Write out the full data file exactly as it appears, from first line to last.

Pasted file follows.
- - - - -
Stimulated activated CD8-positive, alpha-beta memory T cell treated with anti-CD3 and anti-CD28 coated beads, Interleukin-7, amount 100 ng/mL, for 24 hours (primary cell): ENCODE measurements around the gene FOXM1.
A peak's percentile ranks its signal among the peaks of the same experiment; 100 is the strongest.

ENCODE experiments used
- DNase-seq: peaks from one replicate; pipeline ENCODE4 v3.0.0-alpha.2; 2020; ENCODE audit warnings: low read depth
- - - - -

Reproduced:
Stimulated activated CD8-positive, alpha-beta memory T cell treated with anti-CD3 and anti-CD28 coated beads, Interleukin-7, amount 100 ng/mL, for 24 hours (primary cell): ENCODE measurements around the gene FOXM1.
A peak's percentile ranks its signal among the peaks of the same experiment; 100 is the strongest.

ENCODE experiments used
- DNase-seq: peaks from one replicate; pipeline ENCODE4 v3.0.0-alpha.2; 2020; ENCODE audit warnings: low read depth